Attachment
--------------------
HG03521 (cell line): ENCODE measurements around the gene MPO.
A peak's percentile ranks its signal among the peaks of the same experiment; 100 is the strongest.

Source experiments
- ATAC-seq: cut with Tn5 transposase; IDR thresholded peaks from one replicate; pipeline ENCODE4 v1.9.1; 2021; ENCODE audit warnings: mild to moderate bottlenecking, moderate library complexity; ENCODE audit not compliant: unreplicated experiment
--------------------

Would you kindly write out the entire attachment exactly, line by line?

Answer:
HG03521 (cell line): ENCODE measurements around the gene MPO.
A peak's percentile ranks its signal among the peaks of the same experiment; 100 is the strongest.

Source experiments
- ATAC-seq: cut with Tn5 transposase; IDR thresholded peaks from one replicate; pipeline ENCODE4 v1.9.1; 2021; ENCODE audit warnings: mild to moderate bottlenecking, moderate library complexity; ENCODE audit not compliant: unreplicated experiment